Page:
I grew up with a Native American Grandpa, Edwin George, who expanded my mind with beautiful and mysterious Cherokee narratives connecting people to animals and the enormous expanse of nature. In his soft-spoken voice I often witnessed him converse with the animals.
Once he put his cheek to the floor of the living room, and in Cherokee whispers, he asked the ants (who were forming a line) to leave, and they immediately obeyed. When he taught himself to paint, stories and symbols flowed from his mind and heart to the canvas, and I was mesmerized by the crowd of color, pattern and detail, and how it all wove into a story. I always wanted to know the meaning of every single thing. He used letters from the Cherokee language, which is now hardly spoken, to form design elements in his colorful and busy narratives.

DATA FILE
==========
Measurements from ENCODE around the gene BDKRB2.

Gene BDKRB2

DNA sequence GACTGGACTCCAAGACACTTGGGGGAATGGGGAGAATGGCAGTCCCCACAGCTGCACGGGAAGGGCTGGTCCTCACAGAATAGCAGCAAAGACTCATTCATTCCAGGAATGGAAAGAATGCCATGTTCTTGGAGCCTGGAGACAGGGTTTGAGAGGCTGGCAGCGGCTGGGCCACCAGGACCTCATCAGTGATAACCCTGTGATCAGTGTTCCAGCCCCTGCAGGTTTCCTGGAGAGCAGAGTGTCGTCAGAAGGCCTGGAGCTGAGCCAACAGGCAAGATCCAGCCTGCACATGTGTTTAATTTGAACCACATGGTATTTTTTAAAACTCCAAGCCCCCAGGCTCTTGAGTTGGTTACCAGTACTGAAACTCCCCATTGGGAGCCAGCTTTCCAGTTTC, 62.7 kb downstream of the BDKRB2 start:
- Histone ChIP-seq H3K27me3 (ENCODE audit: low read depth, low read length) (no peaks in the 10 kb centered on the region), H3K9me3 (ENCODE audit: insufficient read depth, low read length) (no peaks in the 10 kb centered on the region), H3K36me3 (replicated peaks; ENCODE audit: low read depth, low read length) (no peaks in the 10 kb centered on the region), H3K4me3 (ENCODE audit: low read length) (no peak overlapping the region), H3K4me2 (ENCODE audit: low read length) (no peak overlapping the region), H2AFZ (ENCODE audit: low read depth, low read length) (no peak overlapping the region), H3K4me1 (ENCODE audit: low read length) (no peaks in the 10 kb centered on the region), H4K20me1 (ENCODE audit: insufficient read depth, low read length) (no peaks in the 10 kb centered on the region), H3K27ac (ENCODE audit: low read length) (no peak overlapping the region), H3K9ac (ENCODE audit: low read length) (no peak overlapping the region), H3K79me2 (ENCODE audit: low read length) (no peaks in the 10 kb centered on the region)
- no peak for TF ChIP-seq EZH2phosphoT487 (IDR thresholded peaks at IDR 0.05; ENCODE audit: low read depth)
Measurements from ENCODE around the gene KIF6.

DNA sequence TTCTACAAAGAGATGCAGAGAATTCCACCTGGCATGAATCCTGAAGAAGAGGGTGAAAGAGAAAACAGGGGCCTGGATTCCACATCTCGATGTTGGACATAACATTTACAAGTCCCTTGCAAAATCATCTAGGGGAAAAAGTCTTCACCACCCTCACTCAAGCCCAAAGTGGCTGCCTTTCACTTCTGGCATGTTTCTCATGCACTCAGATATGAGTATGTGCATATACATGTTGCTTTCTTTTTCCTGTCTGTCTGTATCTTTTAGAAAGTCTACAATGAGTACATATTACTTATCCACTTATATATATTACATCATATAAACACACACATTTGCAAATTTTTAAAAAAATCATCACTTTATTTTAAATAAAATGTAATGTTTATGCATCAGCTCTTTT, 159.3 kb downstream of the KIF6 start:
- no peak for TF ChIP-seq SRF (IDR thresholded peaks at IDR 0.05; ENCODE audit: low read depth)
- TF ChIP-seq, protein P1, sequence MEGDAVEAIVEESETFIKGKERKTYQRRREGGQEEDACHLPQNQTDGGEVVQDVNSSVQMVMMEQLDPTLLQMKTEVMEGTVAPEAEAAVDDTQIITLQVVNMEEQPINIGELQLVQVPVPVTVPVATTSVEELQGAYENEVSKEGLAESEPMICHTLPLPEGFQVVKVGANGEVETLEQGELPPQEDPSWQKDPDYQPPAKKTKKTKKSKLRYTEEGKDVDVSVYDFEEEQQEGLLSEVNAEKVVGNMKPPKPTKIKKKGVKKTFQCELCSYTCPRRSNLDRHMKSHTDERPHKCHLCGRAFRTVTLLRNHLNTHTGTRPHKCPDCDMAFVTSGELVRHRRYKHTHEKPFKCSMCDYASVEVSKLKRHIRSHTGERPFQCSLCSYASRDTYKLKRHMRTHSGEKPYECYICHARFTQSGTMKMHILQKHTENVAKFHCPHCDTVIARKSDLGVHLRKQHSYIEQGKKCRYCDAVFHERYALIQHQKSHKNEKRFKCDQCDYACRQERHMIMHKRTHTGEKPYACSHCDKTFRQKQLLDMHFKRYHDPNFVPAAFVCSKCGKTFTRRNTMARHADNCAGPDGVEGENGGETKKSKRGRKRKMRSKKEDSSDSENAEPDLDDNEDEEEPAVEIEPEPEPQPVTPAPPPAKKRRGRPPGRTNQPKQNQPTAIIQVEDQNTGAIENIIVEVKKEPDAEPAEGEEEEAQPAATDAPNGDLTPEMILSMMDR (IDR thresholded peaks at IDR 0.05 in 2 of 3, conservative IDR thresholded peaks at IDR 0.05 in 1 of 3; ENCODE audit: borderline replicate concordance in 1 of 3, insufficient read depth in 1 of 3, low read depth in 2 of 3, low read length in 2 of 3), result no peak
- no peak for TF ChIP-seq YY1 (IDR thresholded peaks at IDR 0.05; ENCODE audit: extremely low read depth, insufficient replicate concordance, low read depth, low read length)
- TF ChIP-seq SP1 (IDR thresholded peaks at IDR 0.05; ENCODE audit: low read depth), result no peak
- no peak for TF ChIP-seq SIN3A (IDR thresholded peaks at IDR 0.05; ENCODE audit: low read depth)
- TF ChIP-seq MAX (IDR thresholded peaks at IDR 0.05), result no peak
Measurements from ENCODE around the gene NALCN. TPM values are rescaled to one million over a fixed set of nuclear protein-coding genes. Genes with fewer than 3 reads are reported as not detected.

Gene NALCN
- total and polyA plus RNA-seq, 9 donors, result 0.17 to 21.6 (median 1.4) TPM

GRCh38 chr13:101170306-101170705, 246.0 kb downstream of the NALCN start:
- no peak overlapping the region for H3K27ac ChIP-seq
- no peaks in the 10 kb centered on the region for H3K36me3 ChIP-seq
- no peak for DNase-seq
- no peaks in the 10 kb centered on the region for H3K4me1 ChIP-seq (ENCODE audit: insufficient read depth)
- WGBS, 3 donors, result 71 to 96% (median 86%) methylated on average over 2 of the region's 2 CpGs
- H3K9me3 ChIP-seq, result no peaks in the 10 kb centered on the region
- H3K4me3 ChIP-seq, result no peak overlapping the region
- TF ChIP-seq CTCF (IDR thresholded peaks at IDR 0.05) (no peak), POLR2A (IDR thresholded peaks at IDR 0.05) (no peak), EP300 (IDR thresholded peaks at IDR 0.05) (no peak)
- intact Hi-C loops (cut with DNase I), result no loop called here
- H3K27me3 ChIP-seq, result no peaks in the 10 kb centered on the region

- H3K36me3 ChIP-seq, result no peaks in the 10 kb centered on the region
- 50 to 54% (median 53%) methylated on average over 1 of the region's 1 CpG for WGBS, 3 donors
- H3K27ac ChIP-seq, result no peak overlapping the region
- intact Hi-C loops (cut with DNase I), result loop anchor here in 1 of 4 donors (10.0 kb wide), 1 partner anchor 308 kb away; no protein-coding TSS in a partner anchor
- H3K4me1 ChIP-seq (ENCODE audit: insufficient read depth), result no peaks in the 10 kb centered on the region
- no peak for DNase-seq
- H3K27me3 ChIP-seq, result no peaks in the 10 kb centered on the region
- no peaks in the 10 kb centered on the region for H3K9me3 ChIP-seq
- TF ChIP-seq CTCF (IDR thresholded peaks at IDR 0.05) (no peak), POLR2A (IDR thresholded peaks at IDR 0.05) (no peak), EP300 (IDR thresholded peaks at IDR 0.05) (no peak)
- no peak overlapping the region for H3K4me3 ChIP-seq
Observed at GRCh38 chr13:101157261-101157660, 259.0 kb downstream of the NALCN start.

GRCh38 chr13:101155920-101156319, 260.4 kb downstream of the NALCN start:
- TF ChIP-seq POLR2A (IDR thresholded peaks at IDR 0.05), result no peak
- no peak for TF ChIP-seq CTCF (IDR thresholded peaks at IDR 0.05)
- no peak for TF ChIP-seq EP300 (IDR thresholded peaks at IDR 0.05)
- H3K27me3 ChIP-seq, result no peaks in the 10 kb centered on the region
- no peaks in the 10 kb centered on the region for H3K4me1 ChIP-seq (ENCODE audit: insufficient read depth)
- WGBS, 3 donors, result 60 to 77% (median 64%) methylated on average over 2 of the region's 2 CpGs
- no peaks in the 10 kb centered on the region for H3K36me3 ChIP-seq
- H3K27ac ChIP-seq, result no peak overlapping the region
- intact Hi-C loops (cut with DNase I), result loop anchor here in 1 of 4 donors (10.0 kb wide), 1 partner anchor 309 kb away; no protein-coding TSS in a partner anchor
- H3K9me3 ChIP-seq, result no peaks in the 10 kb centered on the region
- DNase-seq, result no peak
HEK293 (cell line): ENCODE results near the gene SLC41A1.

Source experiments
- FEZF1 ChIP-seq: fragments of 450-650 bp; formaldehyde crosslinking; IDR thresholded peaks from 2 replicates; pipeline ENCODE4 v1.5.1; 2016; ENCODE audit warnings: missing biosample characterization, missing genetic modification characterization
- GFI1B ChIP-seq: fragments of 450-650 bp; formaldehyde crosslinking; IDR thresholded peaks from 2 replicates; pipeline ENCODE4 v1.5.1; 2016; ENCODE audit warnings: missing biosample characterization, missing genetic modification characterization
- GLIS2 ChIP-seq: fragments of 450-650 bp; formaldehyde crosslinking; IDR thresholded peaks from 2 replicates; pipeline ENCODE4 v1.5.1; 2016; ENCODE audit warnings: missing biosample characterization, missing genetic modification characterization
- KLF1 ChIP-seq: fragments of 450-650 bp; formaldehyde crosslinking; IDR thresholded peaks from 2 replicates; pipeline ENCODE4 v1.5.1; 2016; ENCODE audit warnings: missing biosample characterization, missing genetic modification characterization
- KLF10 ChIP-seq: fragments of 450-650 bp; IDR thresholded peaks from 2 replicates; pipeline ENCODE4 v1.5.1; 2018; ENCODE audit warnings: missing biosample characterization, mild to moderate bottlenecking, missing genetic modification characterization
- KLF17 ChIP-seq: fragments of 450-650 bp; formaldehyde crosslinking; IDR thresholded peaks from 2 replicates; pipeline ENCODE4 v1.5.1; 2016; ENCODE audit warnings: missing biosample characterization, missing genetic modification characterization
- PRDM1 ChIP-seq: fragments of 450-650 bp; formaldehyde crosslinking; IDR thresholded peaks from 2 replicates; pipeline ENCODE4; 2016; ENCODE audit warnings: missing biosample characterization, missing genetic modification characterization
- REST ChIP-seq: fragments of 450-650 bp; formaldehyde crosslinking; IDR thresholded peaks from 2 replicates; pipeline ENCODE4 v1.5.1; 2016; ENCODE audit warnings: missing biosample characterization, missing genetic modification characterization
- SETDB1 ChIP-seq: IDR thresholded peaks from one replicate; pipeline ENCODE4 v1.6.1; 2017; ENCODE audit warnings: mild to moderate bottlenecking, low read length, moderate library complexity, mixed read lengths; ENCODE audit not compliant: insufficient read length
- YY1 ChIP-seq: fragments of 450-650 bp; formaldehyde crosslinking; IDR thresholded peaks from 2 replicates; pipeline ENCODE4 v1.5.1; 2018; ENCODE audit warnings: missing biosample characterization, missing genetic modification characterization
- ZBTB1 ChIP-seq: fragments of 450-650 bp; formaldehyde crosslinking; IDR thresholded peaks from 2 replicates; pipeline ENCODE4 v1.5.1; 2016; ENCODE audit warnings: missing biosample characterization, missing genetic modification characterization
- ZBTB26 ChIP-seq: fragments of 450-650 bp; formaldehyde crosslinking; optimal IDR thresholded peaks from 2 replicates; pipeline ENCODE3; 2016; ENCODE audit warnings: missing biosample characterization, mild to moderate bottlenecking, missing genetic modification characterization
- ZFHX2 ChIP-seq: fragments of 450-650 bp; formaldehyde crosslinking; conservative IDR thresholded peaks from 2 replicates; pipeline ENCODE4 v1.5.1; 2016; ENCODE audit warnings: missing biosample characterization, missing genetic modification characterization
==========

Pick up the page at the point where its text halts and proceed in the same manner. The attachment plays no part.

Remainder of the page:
Now I am grown, and I have complex stories of my soul that I need to express. I no longer worry about the exact meaning of every image, and instead let the narrative unfold naturally. The figures in this painting represent my physical and artistic heritage, trials and complexities, and the evolution of my own articulate and distinctive children as they become the next generation.